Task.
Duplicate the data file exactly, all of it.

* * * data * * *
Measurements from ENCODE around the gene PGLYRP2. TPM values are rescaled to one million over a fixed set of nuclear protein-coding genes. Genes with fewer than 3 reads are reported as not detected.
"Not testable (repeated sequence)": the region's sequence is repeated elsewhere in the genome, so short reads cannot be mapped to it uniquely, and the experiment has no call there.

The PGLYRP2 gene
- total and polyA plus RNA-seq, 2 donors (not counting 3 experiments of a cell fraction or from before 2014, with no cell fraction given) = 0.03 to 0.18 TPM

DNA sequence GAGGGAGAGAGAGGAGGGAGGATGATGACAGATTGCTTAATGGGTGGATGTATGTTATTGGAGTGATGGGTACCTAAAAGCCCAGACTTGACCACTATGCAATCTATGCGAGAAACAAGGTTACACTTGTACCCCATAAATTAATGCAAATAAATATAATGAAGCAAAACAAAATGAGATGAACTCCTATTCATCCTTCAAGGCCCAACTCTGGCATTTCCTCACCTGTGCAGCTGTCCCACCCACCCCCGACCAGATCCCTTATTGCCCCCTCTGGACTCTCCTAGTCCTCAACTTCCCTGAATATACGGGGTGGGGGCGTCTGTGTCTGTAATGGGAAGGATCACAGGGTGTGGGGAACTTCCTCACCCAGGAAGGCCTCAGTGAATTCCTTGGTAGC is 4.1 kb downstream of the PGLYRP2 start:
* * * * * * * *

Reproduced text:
Measurements from ENCODE around the gene PGLYRP2. TPM values are rescaled to one million over a fixed set of nuclear protein-coding genes. Genes with fewer than 3 reads are reported as not detected.
"Not testable (repeated sequence)": the region's sequence is repeated elsewhere in the genome, so short reads cannot be mapped to it uniquely, and the experiment has no call there.

The PGLYRP2 gene
- total and polyA plus RNA-seq, 2 donors (not counting 3 experiments of a cell fraction or from before 2014, with no cell fraction given) = 0.03 to 0.18 TPM

DNA sequence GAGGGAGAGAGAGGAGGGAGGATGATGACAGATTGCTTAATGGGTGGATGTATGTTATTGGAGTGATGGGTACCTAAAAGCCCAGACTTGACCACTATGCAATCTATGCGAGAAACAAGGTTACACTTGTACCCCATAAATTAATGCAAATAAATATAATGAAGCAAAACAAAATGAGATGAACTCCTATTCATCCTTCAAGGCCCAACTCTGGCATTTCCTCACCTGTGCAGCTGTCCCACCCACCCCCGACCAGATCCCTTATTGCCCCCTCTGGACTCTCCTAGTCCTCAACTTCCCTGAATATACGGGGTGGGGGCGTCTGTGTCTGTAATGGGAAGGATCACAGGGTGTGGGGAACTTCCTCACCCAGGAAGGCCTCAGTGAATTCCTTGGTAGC is 4.1 kb downstream of the PGLYRP2 start: